Unasylva 183 * University-level programmes in forest products marketing

University-level programmes in forest products marketing

M. Pesonen

Miikka Pesonen is with the Department of Forest Economics at the University of Helsinki, Finland.

A brief description of leading forest products marketing programmes at universities in Europe and North America.

Forest products marketing as an academic discipline builds on marketing, behavioural sciences and economics. Using theories and methods from these disciplines it addresses a variety of problems in forestry and forest industries. The main emphasis is on national and international marketing of various forest industry products - sawnwood, plywood, paper and paperboard, but also increasingly on more value-added products such as carpentry and furniture. The marketing function is the link between the organization and its customers - it interacts with customers, is sensitive to the customers' needs and transforms these needs into specific guidelines for the company. People with a degree in forest products marketing typically find employment in forest industry, in consultancies, universities and research institutions.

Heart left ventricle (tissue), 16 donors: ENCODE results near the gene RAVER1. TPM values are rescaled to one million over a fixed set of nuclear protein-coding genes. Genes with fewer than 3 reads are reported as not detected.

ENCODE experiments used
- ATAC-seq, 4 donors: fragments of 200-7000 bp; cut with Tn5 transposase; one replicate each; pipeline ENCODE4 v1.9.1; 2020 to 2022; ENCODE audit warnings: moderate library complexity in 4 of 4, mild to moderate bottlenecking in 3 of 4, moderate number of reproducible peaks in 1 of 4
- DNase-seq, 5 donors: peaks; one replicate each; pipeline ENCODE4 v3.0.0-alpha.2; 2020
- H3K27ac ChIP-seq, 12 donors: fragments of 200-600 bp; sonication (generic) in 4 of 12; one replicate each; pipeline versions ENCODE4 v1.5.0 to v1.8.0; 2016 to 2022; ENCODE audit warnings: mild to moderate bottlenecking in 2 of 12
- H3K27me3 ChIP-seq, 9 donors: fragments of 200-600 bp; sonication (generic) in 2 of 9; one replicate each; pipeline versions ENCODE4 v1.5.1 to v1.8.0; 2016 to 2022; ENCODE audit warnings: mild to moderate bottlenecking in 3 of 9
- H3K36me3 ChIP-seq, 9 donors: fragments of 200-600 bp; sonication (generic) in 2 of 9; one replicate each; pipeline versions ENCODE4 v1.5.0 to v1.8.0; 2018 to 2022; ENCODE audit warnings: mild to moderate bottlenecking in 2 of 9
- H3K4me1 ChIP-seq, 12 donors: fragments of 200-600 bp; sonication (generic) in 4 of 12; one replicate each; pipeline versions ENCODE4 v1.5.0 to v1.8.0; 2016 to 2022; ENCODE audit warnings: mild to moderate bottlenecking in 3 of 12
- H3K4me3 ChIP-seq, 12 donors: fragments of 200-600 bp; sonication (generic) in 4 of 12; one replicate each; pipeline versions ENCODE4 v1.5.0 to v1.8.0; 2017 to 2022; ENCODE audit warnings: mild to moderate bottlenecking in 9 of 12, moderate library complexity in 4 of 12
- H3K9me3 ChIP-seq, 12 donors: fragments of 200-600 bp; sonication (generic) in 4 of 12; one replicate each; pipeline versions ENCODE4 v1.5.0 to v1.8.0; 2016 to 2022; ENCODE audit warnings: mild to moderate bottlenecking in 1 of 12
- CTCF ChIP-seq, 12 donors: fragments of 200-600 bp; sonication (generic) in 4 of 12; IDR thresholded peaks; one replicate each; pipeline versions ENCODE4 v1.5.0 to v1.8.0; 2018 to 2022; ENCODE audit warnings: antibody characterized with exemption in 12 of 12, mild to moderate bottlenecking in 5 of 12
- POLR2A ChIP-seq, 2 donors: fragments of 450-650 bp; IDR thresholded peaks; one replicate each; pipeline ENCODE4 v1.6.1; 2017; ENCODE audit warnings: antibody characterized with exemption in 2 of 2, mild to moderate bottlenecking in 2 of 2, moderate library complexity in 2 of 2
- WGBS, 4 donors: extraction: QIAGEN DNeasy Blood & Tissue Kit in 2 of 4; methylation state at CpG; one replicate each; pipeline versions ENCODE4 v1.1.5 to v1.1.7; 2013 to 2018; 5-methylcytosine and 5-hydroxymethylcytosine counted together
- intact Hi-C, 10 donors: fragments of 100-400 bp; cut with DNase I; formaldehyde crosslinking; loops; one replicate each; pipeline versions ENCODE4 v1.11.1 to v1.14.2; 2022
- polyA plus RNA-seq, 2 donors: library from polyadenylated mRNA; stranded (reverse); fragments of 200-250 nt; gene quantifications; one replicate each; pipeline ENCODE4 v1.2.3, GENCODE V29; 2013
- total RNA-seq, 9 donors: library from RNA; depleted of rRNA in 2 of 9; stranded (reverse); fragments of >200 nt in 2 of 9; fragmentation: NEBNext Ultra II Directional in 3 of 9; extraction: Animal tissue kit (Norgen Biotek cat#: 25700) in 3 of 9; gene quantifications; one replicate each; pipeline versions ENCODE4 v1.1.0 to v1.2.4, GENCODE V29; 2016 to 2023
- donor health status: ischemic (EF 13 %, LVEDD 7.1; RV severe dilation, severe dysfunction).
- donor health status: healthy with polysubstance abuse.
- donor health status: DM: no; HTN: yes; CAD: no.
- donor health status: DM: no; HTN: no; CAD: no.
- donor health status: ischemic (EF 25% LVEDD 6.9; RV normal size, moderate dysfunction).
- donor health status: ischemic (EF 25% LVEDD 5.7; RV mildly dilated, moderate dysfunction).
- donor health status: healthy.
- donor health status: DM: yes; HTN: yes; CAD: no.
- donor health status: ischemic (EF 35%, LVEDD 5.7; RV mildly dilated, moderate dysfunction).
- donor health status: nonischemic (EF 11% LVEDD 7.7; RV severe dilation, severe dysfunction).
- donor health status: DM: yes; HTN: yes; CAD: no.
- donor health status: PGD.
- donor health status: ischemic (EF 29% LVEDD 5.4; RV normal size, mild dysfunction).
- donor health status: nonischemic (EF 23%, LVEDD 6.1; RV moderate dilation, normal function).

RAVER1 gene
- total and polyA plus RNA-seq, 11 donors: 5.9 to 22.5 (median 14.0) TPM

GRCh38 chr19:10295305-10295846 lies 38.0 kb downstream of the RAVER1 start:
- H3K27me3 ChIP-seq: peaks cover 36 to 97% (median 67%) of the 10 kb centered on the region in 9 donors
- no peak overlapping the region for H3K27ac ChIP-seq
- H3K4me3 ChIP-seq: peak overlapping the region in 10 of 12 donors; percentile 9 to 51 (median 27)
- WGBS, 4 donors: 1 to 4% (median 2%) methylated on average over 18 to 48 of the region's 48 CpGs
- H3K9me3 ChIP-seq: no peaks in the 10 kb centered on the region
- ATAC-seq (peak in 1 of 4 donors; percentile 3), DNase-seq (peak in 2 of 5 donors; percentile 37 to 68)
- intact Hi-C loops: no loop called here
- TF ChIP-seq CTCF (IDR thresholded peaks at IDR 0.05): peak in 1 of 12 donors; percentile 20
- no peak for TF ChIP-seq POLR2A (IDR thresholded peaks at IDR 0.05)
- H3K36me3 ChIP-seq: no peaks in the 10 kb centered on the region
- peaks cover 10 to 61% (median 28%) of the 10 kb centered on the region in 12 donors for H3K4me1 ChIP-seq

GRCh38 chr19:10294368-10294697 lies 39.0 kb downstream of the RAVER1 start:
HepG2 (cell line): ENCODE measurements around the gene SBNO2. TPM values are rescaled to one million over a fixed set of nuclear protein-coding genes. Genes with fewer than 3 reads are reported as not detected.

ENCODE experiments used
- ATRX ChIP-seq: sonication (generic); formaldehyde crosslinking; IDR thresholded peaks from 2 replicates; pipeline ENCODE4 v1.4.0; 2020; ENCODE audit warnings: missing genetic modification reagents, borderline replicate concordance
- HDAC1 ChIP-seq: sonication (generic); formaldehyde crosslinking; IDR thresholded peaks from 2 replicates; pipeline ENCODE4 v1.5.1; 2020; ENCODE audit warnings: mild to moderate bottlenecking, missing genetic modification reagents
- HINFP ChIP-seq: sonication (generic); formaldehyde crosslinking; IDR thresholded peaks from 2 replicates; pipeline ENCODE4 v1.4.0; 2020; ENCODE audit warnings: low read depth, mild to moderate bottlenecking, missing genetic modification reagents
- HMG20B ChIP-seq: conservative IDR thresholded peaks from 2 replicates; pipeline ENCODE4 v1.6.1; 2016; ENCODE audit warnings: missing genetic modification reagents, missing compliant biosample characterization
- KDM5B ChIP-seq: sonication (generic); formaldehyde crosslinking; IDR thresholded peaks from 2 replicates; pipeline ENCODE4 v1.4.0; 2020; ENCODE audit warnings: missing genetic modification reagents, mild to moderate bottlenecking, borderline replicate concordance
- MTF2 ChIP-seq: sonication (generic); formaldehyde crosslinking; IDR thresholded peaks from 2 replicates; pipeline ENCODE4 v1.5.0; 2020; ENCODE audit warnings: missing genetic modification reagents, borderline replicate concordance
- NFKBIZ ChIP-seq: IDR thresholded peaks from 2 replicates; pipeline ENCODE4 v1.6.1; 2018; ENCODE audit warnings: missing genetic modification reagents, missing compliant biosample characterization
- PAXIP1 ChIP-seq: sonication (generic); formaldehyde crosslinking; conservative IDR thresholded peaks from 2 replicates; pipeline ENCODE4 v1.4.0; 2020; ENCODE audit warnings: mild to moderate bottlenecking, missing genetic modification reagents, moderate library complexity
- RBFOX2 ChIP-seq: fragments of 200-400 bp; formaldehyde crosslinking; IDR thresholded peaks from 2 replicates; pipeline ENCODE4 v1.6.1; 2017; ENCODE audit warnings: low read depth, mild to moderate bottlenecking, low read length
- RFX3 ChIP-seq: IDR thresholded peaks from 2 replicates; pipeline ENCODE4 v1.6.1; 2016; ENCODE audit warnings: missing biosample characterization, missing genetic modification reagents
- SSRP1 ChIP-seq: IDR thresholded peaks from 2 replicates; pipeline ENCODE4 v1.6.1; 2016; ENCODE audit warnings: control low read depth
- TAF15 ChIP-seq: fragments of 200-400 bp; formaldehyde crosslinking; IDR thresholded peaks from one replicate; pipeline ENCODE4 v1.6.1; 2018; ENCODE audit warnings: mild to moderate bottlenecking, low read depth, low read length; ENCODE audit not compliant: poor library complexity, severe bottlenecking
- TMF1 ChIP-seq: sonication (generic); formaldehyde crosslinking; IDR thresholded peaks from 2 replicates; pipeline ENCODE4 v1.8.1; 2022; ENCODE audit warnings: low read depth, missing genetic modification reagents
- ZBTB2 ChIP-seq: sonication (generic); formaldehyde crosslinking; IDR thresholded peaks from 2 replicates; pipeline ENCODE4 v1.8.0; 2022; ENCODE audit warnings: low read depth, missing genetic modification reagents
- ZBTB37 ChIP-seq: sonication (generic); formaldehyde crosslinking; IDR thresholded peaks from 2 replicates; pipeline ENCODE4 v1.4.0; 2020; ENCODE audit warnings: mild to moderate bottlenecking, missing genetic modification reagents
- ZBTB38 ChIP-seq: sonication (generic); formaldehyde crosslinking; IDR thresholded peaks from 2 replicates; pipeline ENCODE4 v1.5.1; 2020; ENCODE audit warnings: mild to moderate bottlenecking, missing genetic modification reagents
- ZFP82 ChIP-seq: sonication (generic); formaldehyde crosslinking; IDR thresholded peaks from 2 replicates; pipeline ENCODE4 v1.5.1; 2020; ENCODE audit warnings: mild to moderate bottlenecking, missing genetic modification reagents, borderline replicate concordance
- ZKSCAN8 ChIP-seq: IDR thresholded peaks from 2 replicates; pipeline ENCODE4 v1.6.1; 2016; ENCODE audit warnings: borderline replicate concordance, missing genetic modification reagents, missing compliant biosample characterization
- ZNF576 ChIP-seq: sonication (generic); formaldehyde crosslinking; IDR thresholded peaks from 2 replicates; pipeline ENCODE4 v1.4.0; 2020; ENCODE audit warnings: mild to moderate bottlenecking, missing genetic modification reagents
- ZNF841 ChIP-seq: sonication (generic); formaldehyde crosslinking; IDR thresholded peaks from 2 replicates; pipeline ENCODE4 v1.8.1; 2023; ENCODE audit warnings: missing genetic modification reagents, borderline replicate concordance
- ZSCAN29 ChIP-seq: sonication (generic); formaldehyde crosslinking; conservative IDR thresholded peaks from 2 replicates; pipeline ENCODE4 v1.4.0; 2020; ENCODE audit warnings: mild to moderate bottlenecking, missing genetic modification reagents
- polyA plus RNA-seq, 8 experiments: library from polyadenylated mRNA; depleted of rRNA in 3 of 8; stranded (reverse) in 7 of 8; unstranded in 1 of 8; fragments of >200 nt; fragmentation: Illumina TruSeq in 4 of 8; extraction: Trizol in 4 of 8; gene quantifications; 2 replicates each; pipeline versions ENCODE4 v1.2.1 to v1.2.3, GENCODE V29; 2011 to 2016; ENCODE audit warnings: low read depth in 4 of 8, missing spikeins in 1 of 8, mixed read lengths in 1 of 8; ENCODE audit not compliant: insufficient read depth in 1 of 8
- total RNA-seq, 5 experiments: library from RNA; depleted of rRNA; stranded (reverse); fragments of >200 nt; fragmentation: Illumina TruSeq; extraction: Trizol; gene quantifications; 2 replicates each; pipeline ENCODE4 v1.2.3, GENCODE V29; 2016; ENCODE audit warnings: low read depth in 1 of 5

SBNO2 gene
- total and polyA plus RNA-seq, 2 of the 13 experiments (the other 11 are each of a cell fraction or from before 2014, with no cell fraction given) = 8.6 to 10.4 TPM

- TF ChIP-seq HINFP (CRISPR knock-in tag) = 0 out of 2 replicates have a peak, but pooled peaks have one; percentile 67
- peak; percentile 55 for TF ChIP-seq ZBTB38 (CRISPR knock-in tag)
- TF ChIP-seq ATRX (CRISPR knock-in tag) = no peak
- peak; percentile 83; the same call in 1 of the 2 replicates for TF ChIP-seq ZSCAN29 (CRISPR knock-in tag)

University-level programmes in forest products marketing (FPM) are located mainly in Europe and the United States (see Box). The largest and the oldest of these is in the University of Helsinki with more than 50 years of experience in research and education. Within this programme there are ten to 15 faculty members and research associates who are active in the field of FPM. Professor Heikki Juslin and Acting Professor Mikko Tervo are heads of the programme, and Professor Juslin also currently chairs the International Union of Forestry Research Organizations (IUFRO) Forest Products Marketing Group. The programme enrolls about 20 students to the FPM option every year.

The core of the degree programme comprises the courses in forest industries' products and markets as well as in-depth instruction about marketing planning and implementation in forest industries. This forest sector-related education is supplemented by a broad language programme as well as courses in research methodology and statistics. Industry training and eventual theses concentrate on the forest industry, its processes, products and marketing in developed countries but the area of specialization may also be drawn from the developing countries. Another university-level institution in Europe with a full degree programme in FPM is the Swedish University of Agricultural Sciences in Uppsala, Sweden. A second programme in Sweden is currently being established in Karlstad.